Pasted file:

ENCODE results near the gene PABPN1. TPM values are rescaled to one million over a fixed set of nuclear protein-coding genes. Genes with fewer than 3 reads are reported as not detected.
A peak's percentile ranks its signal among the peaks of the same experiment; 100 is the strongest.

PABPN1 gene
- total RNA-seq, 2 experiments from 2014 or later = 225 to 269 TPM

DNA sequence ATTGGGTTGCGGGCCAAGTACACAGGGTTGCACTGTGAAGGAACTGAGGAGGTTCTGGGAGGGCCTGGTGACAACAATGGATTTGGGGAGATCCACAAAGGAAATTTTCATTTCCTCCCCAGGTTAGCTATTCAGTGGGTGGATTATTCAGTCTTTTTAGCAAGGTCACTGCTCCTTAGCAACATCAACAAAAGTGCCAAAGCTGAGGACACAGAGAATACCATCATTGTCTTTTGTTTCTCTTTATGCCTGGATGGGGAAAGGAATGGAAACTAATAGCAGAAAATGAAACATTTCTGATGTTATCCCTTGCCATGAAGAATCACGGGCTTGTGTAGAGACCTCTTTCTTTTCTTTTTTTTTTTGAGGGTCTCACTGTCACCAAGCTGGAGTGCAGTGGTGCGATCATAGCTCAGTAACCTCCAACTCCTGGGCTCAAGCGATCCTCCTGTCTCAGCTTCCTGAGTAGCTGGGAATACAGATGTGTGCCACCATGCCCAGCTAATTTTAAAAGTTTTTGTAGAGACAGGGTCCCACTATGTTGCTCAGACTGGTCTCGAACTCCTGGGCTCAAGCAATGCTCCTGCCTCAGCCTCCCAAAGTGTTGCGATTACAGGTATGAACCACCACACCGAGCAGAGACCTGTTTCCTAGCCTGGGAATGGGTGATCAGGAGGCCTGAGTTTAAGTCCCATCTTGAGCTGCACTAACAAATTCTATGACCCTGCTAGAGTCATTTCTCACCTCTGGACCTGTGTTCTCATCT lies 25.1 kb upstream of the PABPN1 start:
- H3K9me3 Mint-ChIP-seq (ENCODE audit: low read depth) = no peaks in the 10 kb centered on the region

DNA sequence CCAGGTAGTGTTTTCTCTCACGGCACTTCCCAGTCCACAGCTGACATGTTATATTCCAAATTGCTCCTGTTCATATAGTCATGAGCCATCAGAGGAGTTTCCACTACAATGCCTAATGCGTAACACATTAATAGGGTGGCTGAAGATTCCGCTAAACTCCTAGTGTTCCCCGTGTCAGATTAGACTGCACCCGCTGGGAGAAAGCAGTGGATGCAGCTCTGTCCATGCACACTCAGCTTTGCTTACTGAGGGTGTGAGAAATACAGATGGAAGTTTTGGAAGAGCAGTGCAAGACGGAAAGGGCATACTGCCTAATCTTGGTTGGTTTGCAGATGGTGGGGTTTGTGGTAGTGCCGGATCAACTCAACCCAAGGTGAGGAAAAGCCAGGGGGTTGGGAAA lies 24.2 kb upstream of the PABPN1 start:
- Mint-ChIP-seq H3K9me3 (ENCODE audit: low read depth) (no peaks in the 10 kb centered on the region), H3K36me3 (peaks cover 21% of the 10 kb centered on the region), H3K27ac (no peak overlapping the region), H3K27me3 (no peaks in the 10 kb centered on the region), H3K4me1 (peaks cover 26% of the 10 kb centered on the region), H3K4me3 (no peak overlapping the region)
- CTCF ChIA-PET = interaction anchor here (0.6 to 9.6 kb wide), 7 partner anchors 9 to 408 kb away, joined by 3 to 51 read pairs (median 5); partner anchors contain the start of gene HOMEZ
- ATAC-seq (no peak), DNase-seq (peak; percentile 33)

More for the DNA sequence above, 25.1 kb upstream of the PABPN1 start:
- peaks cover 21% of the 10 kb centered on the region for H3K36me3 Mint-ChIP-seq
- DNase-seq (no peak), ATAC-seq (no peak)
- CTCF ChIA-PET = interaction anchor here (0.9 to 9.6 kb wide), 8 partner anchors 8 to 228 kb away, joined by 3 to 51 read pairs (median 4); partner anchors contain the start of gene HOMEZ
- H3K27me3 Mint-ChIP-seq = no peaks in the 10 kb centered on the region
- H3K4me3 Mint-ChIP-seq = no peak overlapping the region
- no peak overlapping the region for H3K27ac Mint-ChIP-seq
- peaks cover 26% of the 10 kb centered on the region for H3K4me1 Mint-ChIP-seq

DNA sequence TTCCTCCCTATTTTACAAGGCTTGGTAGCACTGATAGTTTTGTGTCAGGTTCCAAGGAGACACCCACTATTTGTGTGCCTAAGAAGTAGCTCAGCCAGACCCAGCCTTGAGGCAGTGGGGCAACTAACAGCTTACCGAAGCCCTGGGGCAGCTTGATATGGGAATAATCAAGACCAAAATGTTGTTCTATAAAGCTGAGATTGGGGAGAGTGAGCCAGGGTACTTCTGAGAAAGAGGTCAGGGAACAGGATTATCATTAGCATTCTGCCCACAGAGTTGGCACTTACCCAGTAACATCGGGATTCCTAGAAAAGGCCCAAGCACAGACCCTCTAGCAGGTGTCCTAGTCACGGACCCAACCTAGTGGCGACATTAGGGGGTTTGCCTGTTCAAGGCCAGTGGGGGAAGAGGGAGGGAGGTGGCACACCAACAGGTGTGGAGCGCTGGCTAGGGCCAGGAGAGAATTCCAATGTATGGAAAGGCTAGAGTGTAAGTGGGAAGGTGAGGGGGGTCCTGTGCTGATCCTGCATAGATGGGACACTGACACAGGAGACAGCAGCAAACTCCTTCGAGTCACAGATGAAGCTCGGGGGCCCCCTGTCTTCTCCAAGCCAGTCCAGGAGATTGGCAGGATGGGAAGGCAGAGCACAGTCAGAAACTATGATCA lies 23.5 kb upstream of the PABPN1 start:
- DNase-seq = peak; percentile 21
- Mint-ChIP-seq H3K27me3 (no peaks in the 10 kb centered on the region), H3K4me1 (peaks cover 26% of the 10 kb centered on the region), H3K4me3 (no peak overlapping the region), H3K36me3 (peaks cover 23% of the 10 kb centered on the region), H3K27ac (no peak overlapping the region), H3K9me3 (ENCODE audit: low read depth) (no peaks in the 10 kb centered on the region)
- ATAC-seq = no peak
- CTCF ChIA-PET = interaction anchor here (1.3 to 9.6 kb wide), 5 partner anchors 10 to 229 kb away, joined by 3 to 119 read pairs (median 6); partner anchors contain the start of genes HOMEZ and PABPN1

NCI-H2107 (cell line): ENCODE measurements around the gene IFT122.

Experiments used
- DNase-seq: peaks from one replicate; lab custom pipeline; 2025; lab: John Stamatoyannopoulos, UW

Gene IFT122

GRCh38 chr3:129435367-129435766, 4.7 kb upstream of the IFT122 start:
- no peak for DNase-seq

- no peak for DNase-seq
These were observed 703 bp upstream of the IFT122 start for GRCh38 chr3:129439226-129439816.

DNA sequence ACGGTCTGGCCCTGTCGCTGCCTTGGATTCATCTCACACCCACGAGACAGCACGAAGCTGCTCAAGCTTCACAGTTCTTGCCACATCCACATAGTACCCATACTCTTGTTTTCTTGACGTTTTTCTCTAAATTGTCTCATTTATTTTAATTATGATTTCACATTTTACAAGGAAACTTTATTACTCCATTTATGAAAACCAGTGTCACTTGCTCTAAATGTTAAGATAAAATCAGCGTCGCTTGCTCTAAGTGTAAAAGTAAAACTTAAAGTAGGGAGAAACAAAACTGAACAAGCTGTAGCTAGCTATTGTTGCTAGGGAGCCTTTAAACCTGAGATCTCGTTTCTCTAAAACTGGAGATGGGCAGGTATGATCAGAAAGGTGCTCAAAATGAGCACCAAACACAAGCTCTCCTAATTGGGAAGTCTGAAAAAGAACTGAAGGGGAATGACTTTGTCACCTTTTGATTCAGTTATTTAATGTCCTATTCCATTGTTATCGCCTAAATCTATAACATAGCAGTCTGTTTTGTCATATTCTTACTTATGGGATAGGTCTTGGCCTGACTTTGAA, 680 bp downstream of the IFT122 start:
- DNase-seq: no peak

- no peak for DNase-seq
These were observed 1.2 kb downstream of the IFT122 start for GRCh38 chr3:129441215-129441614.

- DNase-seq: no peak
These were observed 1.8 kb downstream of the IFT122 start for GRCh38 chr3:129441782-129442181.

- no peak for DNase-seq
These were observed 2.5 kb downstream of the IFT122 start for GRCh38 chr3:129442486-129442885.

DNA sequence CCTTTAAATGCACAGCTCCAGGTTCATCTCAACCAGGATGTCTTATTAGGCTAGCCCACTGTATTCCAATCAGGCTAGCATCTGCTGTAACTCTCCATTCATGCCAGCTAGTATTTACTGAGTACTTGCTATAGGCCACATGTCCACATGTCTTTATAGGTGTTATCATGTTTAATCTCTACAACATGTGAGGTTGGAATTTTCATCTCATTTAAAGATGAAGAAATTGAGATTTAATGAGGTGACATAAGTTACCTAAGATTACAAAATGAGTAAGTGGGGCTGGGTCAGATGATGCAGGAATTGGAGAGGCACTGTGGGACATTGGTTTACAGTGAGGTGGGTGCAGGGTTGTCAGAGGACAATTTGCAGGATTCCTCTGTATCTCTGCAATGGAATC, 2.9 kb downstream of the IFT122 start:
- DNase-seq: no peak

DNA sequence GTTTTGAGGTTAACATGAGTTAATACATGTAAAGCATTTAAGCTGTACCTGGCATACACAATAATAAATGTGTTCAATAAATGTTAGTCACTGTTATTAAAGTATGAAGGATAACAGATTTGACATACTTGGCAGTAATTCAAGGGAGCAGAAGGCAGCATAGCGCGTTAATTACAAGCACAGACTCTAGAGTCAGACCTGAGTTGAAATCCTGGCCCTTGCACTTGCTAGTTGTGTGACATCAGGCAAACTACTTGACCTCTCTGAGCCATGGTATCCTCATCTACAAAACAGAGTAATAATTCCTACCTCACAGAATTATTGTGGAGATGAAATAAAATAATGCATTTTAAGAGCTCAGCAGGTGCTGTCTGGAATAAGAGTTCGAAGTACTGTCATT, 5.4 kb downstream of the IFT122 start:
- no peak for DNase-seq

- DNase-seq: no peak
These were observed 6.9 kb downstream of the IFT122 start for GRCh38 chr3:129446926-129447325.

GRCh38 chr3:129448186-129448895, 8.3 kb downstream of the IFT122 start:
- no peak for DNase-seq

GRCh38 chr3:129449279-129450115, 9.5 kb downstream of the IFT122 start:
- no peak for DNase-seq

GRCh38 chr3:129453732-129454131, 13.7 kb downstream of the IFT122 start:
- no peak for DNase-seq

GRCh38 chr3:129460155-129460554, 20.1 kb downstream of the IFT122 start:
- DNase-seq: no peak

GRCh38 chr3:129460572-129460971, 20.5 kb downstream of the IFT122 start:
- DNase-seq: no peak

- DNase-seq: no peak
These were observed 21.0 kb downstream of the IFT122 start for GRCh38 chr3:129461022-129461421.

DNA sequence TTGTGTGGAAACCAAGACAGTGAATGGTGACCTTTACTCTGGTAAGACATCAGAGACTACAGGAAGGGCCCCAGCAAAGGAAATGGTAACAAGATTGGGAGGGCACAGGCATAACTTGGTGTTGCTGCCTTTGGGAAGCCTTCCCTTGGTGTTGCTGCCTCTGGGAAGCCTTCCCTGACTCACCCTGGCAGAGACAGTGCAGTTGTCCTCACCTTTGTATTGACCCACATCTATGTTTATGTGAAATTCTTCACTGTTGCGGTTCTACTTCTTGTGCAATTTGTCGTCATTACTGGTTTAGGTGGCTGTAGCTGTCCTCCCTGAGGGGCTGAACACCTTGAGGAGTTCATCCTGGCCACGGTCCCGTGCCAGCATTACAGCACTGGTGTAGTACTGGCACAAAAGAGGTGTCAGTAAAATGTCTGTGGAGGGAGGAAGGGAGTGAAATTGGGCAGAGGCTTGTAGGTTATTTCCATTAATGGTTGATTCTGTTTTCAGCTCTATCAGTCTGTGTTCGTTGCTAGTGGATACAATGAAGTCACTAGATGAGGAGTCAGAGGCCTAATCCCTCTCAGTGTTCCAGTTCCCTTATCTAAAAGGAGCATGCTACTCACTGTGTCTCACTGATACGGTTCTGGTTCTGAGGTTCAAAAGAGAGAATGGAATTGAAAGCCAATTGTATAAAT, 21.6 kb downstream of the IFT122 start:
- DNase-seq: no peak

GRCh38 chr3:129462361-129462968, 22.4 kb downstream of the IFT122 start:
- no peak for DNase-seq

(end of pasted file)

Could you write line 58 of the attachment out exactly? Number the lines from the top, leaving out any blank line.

DNA sequence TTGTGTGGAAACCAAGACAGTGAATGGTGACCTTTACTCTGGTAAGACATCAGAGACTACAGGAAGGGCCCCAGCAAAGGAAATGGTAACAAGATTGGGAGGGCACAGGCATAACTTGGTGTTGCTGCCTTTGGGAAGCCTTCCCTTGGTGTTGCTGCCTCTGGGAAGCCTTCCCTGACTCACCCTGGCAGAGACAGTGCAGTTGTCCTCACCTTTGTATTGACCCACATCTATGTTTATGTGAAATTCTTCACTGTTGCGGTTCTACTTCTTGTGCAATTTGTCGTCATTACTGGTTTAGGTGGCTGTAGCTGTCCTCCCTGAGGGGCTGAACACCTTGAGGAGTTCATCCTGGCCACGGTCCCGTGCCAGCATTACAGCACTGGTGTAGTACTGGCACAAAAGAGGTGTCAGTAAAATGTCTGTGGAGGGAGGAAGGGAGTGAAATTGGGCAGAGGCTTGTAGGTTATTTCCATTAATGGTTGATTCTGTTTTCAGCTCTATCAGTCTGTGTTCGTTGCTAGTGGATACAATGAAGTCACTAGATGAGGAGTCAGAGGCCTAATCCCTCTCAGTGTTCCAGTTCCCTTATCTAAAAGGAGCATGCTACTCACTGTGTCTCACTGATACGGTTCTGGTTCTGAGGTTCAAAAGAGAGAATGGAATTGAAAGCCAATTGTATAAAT, 21.6 kb downstream of the IFT122 start: